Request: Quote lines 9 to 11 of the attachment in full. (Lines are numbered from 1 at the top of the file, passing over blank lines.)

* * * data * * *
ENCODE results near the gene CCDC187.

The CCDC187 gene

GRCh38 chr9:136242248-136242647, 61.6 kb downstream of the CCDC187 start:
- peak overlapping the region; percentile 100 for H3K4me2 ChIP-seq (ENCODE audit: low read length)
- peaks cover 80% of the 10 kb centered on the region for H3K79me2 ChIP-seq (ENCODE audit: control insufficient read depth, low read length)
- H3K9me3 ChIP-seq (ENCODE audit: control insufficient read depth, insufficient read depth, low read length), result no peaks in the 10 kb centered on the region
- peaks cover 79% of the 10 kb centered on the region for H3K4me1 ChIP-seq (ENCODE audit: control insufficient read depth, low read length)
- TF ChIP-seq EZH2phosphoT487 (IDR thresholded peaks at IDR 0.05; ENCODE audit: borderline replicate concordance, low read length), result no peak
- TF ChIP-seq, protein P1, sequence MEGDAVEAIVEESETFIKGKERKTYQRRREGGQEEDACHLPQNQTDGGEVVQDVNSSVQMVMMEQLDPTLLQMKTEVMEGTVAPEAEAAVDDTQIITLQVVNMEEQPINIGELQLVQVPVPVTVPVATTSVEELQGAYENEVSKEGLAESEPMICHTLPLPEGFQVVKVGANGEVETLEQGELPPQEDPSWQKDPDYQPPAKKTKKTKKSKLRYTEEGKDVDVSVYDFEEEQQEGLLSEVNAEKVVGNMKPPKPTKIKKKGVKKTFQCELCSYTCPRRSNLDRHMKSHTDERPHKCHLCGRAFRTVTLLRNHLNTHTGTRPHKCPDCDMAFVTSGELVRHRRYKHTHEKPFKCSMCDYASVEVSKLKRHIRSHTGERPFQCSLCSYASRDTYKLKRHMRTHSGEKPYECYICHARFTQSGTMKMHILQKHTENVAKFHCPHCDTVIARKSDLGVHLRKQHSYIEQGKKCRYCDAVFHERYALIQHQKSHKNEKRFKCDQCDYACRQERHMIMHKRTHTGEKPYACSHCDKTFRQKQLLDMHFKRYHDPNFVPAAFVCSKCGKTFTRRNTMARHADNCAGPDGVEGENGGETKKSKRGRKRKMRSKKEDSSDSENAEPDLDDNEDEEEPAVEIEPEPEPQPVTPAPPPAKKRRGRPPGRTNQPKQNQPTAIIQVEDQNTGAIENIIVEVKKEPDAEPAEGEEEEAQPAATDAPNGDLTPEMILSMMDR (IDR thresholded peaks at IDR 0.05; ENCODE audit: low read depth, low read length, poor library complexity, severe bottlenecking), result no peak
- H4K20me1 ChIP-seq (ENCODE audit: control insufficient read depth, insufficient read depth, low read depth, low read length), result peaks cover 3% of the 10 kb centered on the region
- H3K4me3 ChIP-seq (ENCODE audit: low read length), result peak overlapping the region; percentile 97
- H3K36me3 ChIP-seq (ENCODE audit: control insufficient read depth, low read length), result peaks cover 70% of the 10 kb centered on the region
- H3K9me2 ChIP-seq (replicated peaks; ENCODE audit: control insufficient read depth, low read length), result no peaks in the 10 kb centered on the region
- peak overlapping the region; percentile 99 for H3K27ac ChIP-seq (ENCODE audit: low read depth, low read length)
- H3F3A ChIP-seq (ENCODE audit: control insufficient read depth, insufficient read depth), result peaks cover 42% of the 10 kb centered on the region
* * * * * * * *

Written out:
- TF ChIP-seq, protein P1, sequence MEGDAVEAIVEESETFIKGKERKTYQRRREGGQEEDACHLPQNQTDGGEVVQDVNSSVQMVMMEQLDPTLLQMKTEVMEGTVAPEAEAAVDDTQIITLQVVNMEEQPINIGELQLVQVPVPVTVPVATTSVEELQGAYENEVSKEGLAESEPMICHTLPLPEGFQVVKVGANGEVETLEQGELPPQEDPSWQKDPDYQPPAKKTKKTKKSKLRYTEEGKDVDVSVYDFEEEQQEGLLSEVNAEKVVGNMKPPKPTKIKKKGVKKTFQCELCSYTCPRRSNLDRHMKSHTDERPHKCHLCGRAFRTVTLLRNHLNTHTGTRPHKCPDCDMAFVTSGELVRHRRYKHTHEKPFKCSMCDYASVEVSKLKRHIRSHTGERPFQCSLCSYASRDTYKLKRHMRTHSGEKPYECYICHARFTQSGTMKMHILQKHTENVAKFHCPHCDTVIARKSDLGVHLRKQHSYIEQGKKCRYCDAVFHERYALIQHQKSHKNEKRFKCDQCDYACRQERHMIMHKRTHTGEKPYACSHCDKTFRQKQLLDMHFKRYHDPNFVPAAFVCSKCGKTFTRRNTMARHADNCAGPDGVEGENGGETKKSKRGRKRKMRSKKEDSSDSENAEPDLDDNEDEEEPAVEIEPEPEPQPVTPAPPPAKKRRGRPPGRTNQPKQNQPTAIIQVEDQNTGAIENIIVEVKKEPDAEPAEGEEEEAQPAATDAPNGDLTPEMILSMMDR (IDR thresholded peaks at IDR 0.05; ENCODE audit: low read depth, low read length, poor library complexity, severe bottlenecking), result no peak
- H4K20me1 ChIP-seq (ENCODE audit: control insufficient read depth, insufficient read depth, low read depth, low read length), result peaks cover 3% of the 10 kb centered on the region
- H3K4me3 ChIP-seq (ENCODE audit: low read length), result peak overlapping the region; percentile 97